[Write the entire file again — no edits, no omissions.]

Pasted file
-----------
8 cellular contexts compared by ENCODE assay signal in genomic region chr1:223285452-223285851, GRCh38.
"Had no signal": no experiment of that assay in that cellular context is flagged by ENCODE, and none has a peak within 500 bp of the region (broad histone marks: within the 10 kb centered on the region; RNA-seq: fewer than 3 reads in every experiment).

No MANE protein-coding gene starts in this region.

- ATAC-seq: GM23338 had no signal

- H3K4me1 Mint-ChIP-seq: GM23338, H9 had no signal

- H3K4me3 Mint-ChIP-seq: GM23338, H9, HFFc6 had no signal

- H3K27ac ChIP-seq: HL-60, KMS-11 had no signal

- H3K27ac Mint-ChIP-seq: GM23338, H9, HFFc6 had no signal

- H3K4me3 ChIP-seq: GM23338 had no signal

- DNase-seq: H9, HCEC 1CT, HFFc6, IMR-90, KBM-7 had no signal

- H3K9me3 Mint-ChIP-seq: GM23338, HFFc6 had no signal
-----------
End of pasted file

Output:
8 cellular contexts compared by ENCODE assay signal in genomic region chr1:223285452-223285851, GRCh38.
"Had no signal": no experiment of that assay in that cellular context is flagged by ENCODE, and none has a peak within 500 bp of the region (broad histone marks: within the 10 kb centered on the region; RNA-seq: fewer than 3 reads in every experiment).

No MANE protein-coding gene starts in this region.

- ATAC-seq: GM23338 had no signal

- H3K4me1 Mint-ChIP-seq: GM23338, H9 had no signal

- H3K4me3 Mint-ChIP-seq: GM23338, H9, HFFc6 had no signal

- H3K27ac ChIP-seq: HL-60, KMS-11 had no signal

- H3K27ac Mint-ChIP-seq: GM23338, H9, HFFc6 had no signal

- H3K4me3 ChIP-seq: GM23338 had no signal

- DNase-seq: H9, HCEC 1CT, HFFc6, IMR-90, KBM-7 had no signal

- H3K9me3 Mint-ChIP-seq: GM23338, HFFc6 had no signal